I'm aware in general when an operator acts on a quantum wave function it is not the same as taking a measurement ie the hamiltonian acting on a superposition state will not give a constant multiplied by that state as taking an energy measurement on a superposition state will instead collapse it down to one energy eigenfunction probabalistically and will give the energy eigenvalue associated with that state. I am also aware that not all operators are hermitian so won't give real observables. However, would i be able to say that a hermitian operator acting on one of its corresponding eigenfunctions is the same as taking a measurement?


3 Answers 3


Mathematically, such an operator in that particular situation would have the same effect as an (ideal) measurement of the eigenized observable, i.e. it leaves the state unchanged, for the "state" is not the vector but rather the associated Hilbert space ray, and the introduced eigenvalue factor doesn't change that. But I would caution against reading too much into this - if anything, it's more of a "mathematical coincidence" than anything helpful about thinking of how measurements work in quantum theory.

Instead, a "better" way to think of Hermitian operators in the classic formulation of quantum theory is they serve as the analogues of physical quantities, but have the right mathematical structure to deal with the fundamental informational tradeoffs present at the quantum level. Hence there is not really a lot of direct meaning to the action of an observable operator $\hat{O}$ upon a state vector $|\psi\rangle$, i.e.

$$\hat{O} |\psi\rangle$$

defies any "intuitive" interpretation, and you should not seek one.

That said, I will admit that this is a bit of an unsatisfactory approach to quantum theory, because as you point out, say, the Hamiltonian actually represents an "action" being performed, namely the effect of dynamics, and the term "operator" also carries as kind of connotation of action, and so we might like to have a formalism where that carries to measurements too. And in fact, you can come up with such a formalism, and here's how.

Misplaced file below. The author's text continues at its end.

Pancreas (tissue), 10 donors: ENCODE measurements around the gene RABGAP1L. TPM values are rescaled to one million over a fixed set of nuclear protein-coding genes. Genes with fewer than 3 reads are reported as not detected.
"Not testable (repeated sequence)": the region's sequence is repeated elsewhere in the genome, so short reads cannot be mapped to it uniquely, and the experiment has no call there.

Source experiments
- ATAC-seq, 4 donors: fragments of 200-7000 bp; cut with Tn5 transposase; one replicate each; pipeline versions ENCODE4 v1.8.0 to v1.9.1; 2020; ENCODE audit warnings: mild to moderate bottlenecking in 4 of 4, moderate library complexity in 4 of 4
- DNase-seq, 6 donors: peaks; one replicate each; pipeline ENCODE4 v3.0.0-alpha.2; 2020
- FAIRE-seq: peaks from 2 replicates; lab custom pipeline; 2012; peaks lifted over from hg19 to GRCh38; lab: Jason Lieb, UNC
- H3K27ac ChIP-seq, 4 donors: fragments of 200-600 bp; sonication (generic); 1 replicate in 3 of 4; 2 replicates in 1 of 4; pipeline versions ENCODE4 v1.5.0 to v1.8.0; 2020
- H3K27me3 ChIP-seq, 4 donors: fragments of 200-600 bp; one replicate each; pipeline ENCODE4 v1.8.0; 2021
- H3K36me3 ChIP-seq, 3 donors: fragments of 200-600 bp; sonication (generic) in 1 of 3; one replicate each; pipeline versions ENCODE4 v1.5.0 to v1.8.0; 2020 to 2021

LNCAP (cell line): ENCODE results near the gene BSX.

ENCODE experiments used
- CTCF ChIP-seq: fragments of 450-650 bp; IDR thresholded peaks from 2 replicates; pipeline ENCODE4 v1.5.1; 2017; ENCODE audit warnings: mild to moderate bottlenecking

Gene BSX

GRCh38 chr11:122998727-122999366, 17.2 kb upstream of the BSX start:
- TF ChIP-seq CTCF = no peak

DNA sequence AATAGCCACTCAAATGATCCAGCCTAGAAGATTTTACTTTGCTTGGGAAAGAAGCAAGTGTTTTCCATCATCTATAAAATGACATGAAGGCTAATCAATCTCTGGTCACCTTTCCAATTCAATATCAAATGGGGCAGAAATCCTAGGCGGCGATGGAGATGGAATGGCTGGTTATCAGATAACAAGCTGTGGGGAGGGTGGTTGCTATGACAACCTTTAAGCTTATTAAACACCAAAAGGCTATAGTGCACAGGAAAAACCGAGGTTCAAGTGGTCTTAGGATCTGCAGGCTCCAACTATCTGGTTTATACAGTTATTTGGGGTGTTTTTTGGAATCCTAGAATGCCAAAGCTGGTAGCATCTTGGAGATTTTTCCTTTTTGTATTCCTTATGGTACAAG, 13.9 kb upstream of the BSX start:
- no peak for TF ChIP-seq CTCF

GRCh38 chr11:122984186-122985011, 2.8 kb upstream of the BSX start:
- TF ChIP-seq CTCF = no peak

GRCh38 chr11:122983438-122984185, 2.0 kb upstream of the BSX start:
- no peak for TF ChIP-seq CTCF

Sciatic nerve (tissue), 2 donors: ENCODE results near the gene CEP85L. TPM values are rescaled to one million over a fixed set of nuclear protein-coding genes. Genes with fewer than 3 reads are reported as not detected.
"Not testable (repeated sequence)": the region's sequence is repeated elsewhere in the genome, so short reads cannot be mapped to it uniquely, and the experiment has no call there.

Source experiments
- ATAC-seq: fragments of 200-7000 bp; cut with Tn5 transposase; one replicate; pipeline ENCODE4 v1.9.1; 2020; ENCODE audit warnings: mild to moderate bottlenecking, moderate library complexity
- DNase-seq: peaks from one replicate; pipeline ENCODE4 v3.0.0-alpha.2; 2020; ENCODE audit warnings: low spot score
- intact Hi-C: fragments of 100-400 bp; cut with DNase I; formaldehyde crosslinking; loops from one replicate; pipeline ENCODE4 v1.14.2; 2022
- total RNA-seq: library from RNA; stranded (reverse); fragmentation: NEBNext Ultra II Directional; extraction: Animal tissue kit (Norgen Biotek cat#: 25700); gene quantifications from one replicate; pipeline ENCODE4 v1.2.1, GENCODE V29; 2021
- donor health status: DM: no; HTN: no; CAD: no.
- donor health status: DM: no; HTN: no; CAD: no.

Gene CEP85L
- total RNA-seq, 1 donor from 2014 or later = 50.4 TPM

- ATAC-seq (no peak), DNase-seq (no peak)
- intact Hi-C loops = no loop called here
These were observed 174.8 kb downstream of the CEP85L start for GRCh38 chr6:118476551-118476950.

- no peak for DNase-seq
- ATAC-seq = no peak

The idea is basically to note that we can consider "measurement" of an observable to really be "answering a question" regarding its value or, that is to say, procurement of the truth or falsity of a proposition thereabout. For example, when it comes to the classic "spinning electron" problem with its "spin up" vs. "spin down" states, we are asking the question "what is the $z$-component of the spin of the electron?" which then in turn can be broken down into two yes-no questions, viz. "is the relevant component spin-up?" and "is the relevant component spin-down?" To each of those two questions, we can then assign a projector operator (or what I call an "answer operator") $\hat{\Pi}_{S_z}(S_z)$ which has the effect of changing a state vector $|\psi\rangle$ to another which is basically that one but with the information that the component had the value $S_z$, i.e. the post-measurement state you are thinking of. Hence, we can represent the observable as the total collection of such yes/no questions about whether individual outcomes did or did not obtain, and thus mathematically, a function that returns projection operators for each possible outcome - much like how a probability mass function assigns a probability to each possible outcome.

And likewise, in the most general case so we can also accommodate continuously-valued observables, we can describe these as analogous to probability measure functions, i.e.

$$P(X \in E)$$

the probability that the measurement of the variable $X$ lies within the set $E$, i.e. an event. Only here, what want is something that returns a projector operator that represents the action that happens, as you say, when a measurement reveals that the variable does indeed lie in that set:

$$\hat{\Pi}_O(O \in E).$$

Such a construction is generally called a Projection-Valued Measure or PVM, and you can, in fact, build QM on PVMs without ever needing to touch the classic "eigen" Hermitian-operator stuff. It's just that then more mathematical work is required to develop things like how that, say, the algebra of such PVMs, when understood as standing for observable quantities, would have to work. Personally, I actually would prefer the PVM approach because it lets you talk right off the bat about measurements with limited precision (i.e. "between which two ticks on the ruler does it lie?") and is more intuitive for just the reason you suggest - the application of the above to a state vector does exactly what you are trying to say it does, i.e. it makes it into what it would be after the measurement.

Moreover, a generalization of a PVM, called a POVM, or positive operator-valued measure, provides the most realistic model of the results of actual measurements in quantum theory. In particular, they are precisely what you get when you overlay the same kind of classical statistics that we would use to talk about errors in measurements at a classical-physics or general experimental science level, atop the PVM formalism just described.